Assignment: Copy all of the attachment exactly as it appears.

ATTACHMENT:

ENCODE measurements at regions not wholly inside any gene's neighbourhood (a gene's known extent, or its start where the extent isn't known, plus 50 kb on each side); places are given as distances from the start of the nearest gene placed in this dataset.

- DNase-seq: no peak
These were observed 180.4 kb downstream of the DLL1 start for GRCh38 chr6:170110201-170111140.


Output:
ENCODE measurements at regions not wholly inside any gene's neighbourhood (a gene's known extent, or its start where the extent isn't known, plus 50 kb on each side); places are given as distances from the start of the nearest gene placed in this dataset.

- DNase-seq: no peak
These were observed 180.4 kb downstream of the DLL1 start for GRCh38 chr6:170110201-170111140.